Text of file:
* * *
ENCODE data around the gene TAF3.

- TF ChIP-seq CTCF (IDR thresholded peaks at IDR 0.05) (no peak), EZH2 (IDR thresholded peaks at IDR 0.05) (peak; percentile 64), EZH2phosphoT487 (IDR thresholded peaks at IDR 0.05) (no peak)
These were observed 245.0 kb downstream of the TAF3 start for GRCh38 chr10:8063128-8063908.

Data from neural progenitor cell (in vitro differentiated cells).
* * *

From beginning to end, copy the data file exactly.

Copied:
ENCODE data around the gene TAF3.

- TF ChIP-seq CTCF (IDR thresholded peaks at IDR 0.05) (no peak), EZH2 (IDR thresholded peaks at IDR 0.05) (peak; percentile 64), EZH2phosphoT487 (IDR thresholded peaks at IDR 0.05) (no peak)
These were observed 245.0 kb downstream of the TAF3 start for GRCh38 chr10:8063128-8063908.

Data from neural progenitor cell (in vitro differentiated cells).